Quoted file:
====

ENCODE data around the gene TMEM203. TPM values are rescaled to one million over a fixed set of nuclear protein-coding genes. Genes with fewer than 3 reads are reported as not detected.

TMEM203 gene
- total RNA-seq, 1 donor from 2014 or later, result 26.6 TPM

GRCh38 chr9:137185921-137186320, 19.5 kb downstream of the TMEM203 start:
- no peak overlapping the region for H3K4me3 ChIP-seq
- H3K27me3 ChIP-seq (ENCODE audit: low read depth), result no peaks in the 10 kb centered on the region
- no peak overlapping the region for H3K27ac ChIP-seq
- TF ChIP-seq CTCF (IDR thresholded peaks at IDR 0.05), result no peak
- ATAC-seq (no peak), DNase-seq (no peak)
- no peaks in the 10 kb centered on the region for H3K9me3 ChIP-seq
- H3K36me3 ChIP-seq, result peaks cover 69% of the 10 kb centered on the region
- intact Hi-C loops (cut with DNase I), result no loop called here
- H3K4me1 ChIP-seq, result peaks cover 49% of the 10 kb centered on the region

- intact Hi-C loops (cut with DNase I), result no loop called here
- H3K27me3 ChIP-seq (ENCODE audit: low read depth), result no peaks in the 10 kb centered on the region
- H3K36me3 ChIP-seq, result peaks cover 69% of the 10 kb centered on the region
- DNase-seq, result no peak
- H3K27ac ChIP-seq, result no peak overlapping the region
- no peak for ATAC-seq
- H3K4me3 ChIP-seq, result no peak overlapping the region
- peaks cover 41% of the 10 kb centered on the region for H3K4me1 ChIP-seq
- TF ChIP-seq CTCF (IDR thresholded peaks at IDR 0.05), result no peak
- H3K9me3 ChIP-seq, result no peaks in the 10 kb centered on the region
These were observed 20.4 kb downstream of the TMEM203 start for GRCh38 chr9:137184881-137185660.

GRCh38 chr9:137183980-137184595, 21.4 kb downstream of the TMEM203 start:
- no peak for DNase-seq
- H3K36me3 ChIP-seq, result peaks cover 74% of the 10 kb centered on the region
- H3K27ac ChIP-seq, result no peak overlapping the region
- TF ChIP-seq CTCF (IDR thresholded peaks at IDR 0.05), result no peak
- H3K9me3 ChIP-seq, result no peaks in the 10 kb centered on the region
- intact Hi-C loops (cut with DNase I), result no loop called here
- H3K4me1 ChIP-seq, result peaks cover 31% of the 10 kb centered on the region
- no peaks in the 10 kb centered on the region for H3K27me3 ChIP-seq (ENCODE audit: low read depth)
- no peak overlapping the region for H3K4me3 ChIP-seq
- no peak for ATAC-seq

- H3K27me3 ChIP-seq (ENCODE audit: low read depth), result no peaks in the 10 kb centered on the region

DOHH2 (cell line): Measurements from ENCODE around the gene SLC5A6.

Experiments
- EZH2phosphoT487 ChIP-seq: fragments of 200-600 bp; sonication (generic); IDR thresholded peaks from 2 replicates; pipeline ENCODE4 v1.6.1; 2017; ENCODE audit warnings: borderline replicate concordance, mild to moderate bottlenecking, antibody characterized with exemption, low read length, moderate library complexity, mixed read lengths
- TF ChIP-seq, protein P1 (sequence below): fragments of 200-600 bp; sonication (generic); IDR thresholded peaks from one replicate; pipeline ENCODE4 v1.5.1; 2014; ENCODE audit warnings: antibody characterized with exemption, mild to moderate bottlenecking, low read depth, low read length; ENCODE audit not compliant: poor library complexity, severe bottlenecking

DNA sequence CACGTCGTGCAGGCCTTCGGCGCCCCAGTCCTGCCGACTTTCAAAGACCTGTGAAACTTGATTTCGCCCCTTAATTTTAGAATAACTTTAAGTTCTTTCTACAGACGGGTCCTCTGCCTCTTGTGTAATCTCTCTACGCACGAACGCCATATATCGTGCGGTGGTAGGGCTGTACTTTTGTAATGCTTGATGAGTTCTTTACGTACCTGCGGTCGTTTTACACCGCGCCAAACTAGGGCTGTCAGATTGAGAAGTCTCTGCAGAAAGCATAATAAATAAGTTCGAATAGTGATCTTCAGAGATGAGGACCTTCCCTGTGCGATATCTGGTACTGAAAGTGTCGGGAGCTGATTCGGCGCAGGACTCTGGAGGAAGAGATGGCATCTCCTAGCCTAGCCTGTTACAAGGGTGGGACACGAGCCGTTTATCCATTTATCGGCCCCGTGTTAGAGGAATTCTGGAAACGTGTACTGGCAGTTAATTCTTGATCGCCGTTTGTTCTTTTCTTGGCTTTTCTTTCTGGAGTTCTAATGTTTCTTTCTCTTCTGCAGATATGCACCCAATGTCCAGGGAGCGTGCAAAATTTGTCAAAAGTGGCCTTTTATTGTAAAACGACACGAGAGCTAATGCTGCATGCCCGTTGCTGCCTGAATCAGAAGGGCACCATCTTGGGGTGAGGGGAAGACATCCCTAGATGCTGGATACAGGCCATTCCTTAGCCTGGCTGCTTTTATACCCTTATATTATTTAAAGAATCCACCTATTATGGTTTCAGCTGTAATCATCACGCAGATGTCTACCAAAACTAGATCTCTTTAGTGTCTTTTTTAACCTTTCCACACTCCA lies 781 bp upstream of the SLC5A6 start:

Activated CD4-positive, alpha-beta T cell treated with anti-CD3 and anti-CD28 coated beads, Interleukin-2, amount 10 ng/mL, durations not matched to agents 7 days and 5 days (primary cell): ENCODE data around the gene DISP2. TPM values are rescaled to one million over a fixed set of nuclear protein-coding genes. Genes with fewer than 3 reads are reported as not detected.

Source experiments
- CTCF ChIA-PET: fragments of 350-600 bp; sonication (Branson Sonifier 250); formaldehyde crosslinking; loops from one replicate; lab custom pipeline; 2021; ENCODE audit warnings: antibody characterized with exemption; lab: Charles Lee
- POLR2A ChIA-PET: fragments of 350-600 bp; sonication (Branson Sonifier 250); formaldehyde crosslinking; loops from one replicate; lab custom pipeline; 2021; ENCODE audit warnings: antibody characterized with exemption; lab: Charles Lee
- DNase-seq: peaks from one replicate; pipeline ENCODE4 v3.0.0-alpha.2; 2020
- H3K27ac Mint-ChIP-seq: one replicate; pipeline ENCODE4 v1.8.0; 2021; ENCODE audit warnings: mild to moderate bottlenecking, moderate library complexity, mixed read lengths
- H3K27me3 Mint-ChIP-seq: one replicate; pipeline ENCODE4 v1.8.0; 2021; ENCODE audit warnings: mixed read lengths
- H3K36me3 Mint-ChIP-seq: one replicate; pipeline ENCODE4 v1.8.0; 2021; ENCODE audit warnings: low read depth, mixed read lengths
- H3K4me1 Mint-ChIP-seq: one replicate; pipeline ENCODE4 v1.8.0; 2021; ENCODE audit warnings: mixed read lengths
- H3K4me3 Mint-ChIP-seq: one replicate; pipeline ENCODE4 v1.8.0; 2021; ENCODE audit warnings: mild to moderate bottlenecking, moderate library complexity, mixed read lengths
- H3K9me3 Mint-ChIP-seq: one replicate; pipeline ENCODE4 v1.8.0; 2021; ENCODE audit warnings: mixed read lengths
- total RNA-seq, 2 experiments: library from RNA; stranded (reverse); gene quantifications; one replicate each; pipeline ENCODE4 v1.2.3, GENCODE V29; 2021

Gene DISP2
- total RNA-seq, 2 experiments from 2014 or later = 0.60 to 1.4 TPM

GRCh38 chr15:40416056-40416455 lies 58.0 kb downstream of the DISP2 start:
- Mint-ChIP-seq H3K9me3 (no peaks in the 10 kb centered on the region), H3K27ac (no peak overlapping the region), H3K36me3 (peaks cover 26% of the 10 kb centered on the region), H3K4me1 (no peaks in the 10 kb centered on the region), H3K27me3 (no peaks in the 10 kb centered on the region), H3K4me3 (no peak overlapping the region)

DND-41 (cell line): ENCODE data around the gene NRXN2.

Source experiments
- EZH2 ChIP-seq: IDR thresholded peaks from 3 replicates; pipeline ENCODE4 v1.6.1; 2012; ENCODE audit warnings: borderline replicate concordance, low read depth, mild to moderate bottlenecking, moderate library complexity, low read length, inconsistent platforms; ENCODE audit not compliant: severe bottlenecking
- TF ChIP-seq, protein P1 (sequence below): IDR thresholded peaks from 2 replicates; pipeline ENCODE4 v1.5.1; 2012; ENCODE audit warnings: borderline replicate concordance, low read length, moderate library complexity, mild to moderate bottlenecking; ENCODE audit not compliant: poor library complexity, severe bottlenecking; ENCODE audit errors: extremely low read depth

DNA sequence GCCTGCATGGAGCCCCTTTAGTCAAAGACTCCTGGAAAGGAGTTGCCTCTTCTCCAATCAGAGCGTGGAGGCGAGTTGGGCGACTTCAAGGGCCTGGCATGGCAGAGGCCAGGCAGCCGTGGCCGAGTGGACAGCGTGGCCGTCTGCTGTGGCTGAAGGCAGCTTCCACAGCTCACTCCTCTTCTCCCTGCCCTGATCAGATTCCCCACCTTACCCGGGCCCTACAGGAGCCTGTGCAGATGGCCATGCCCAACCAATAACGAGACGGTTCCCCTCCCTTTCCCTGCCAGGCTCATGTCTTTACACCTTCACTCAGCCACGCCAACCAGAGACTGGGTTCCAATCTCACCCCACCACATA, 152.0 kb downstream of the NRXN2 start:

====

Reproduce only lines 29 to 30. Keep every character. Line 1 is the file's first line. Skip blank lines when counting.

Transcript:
- TF ChIP-seq CTCF (IDR thresholded peaks at IDR 0.05), result no peak
- H3K9me3 ChIP-seq, result no peaks in the 10 kb centered on the region